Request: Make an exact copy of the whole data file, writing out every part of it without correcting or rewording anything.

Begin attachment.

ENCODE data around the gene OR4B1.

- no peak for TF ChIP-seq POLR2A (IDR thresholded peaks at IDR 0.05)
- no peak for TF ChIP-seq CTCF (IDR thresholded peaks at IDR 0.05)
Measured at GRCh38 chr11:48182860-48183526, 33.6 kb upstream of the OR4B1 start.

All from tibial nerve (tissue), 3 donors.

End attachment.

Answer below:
ENCODE data around the gene OR4B1.

- no peak for TF ChIP-seq POLR2A (IDR thresholded peaks at IDR 0.05)
- no peak for TF ChIP-seq CTCF (IDR thresholded peaks at IDR 0.05)
Measured at GRCh38 chr11:48182860-48183526, 33.6 kb upstream of the OR4B1 start.

All from tibial nerve (tissue), 3 donors.